The facts of his life are unknown, but according to Bede (writing nearly 300 years after the events in question), he and his brother Horsa were mercenaries for the British ruler Vortigern, hired to fight against the Picts. Following his victories over the Picts, Hengest invited more immigrants from Germany to settle on Great Britain and then rebelled against Vortigern because the Britons refused to make an agreed payment, establishing himself as king in Kent. Both Hengest and Horsa are described as being Jutes, and sons of a Jutish chief named Wihtgils.
The actual historical existence of both Hengest and Horsa has been called into question numerous times, with many historians labeling these two as legendary 'divine twins' or culture heroes along the order of Romulus and Remus. It is perhaps more likely that Hengest, meaning 'Stallion' in Old English (in modern German and Dutch 'Hengst' is still the word for a stallion), was an honorific for an actual warlord, while Horsa was a later accretion to the story, perhaps as a misreading of a gloss in a manuscript that was written to define the name Hengest as meaning 'horse'.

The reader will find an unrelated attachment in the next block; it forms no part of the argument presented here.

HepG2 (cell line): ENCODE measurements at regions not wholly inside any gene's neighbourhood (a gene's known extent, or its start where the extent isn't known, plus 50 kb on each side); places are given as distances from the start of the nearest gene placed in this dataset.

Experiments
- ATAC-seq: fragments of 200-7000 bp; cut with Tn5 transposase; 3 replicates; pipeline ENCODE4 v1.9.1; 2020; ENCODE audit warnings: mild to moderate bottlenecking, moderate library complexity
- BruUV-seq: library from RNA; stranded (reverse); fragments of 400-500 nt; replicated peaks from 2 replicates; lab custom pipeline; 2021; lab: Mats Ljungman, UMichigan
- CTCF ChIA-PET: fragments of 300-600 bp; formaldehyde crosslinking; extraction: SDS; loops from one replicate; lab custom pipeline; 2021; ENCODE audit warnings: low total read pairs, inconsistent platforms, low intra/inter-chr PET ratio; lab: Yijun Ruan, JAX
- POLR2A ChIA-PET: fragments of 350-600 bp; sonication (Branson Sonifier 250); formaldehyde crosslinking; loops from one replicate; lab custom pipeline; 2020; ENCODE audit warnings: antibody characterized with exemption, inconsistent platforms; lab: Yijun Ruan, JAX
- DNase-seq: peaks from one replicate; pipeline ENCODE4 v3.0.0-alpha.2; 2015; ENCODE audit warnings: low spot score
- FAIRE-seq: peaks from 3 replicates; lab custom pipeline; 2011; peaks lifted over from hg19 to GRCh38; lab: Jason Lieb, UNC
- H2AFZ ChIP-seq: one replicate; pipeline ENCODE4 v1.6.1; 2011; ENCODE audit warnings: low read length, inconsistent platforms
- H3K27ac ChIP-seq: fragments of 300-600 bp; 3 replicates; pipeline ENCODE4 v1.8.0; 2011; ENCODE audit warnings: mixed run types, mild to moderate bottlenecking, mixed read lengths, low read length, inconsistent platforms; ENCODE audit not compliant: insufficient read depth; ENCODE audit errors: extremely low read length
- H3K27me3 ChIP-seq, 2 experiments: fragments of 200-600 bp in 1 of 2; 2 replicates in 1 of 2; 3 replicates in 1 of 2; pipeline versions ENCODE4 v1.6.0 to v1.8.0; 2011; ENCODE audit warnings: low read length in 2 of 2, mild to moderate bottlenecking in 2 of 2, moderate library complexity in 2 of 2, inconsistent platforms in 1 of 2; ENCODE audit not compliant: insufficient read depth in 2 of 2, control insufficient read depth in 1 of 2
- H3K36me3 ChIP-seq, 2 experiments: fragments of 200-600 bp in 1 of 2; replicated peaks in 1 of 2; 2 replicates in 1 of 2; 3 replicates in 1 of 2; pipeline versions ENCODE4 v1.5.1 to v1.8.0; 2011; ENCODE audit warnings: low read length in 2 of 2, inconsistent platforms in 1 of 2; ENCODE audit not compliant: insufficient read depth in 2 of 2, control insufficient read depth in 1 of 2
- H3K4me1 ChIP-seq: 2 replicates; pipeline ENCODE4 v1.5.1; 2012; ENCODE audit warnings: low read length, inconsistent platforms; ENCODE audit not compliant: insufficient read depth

Later accounts in the Anglo-Saxon Chronicle, the Historia Britonum, Geoffrey of Monmouth's Historia Regum Britanniae, and Wace's Roman de Brut add further details from tradition and legend about Hengest's career. The Anglo-Saxon Chronicle dates his death to 488, but does not provide a cause. According to some tellings of the Arthurian legend, the British king Uther Pendragon killed him.
Hengest is a character in the Fight at Finnsburg narrative mentioned in the Finnsburg Fragment and the Beowulf poem. In these texts, Hengest is a Danish warrior who takes control of the Danish forces after the prince Hnæf is killed, and succeeds in killing the Frisian lord Finn in revenge for his lord's death. The events in these accounts had a historical basis, and have been supposed by historians to occur in approximately 450 A.D. This makes these events contemporary with the Anglo-Saxon invasion of England, though what connection (if any) exists between the two Hengests is unknown.
Nevertheless, some have speculated that the two Hengests are one and the same. A point against this theory is the fact that one Hengest is described as a Jute and the other a Dane, though this does not serve as a conclusive disproof, as distinctions between adjacent groups (both Jutes and Danes lived in Denmark) were sometimes vague.
- The Anglo-Saxon Chronicle
- Bede's Historia ecclesiastica gentis Anglorum
- The Historia Britonum, attributed to Nennius
- Geoffrey of Monmouth's Historia Regum Britanniae
- Wace's Roman de Brut
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